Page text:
Benny Barth, musician and local treasure, was born in Indianapolis, Indiana in 1929, becoming a song-and-dance man by the age of four. He took up the trumpet but soon left it behind when he noticed that the girls liked him better as a drummer. Benny received a music scholarship to Butler University where he played the best black jazz clubs in the city. To this day, he is the only white member of the Bebop Society of Indianapolis. When the group met at Benny’s house, they would gather in a circle with their arms around each other, each scatting two choruses of Dizzy Gillespie’s “Hooly Koo”. In this segregated city, neighbors would prance by, shielding children from the sinful sight.
He became part of the Mastersounds that were signed by World Pacific Records in the late fifties. They were hot, playing at the Blue Note in Chicago as well as the original Birdland in New York. These boys had hit the national scene. (more…)
Back in the late sixties, I lived a block from the Jefferson Airplane. They resided at 2400 Fulton Street near St. Ignatius Church in San Francisco. How close these rock ‘n’ rollers aligned themselves with God is unknown. The fact that their three-story Colonial Revival was painted black might be an indication. While doing research for upcoming crime novel, Don’t Stop the Music, I unearthed the fact that the address on Fulton would later become the title for their 1987 album, which included such hits as “Somebody to Love” and “White Rabbit”. (more…)
Jerry Garcia was a San Francisco kid through and through. He was raised in the tough Outer Mission by his grandmother who was a no-nonsense organizer for a local union. Jerry would hang out at his mother’s bar in the Embarcadero with hard-drinking longshoremen. In fact, his Irish legacy in the City goes back to the Gold Rush days. So you can see that perhaps he was more than a little miffed when Chief Cahill and Mayor Shelley and others referred to him as an “outsider”, but that was the way he and the Grateful Dead were treated during the Summer of Love in 1967. (more…)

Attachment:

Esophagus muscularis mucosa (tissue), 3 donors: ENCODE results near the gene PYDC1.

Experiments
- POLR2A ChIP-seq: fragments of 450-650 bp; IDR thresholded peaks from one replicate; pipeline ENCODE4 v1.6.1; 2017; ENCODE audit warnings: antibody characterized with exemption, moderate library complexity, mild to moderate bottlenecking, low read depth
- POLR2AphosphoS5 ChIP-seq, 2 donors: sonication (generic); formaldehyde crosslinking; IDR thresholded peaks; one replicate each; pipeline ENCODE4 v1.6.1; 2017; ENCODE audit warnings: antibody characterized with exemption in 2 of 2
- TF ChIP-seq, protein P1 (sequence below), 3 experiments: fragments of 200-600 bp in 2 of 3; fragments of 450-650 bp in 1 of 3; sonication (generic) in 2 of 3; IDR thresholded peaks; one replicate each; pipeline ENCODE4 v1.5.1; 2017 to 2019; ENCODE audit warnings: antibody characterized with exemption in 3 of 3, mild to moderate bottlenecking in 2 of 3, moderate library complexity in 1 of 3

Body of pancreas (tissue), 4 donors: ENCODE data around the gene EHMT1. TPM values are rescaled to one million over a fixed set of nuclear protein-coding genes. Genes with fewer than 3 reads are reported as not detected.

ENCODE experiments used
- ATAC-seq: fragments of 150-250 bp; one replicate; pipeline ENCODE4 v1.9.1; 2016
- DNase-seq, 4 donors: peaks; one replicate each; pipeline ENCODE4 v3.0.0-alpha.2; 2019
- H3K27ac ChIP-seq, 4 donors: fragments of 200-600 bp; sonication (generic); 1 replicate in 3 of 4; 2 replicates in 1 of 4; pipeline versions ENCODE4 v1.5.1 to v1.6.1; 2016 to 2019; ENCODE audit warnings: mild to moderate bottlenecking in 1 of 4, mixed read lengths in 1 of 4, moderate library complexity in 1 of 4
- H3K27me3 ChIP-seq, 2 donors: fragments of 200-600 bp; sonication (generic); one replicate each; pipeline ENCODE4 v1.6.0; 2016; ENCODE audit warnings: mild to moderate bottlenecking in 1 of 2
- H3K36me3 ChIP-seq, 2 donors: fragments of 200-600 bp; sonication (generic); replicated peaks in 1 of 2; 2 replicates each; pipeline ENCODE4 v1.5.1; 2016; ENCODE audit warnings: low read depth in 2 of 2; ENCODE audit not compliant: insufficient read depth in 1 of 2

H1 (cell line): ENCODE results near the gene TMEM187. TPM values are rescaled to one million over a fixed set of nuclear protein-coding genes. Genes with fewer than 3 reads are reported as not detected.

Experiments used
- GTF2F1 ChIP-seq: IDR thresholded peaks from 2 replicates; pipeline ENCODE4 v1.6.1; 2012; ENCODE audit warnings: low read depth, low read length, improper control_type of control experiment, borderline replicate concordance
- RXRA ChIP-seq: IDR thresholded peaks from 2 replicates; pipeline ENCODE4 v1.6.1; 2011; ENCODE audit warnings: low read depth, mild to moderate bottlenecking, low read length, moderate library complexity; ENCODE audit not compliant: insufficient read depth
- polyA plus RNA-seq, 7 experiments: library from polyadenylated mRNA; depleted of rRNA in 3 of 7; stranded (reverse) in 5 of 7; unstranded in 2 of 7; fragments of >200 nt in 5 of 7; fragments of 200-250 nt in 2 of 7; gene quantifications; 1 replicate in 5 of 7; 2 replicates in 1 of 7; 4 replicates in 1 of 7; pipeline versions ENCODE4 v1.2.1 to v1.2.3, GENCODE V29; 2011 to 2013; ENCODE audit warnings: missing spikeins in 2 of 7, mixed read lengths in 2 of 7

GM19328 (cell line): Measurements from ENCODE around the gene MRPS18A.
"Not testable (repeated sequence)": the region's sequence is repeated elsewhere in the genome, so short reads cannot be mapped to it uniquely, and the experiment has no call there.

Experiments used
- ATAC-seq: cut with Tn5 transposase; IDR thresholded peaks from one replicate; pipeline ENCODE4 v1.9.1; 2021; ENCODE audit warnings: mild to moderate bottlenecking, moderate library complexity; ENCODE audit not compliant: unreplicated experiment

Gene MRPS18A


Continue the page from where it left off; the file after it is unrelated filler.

Janis Joplin seemed destined to experience and contribute to the full measure of the sixties…for better or worse. While doing research for my next crime novel, Don’t Stop the Music, I unearthed some rather interesting anecdotes. Soon after leaving the University of Texas (where she was misunderstood and voted “Ugliest Man on Campus”) she embarked on a music career and hooked up with Big Brother and the Holding Company as well as the Grateful Dead. They all lived together in Lagunitas up north in Marin County in 1965. The following year, Big Brother and Janis broke out of the local scene and were introduced to the world at the Monterey Pop Festival. While this propelled them onto center stage, their living arrangement reportedly introduced Janis to hardcore drug use. (more…)
Bill Graham was a music promoter and a tough cookie. During my research for my next novel, Don’t Stop The Music, I realized that Graham’s thick skin was forged at an early age as a Jew in Germany during World War II. His mother and a sister were gassed by Nazis. At the tender age of nine he trekked across Europe alone and eventually found his way to Portugal, then Casablanca to Dakar and finally landing in New York where he ended up in an orphanage.
After serving in Korea, he worked as a New York cab driver before coming to San Francisco. It is here where I found some rather interesting facts that would take center stage for my historical fiction crime story. (more…)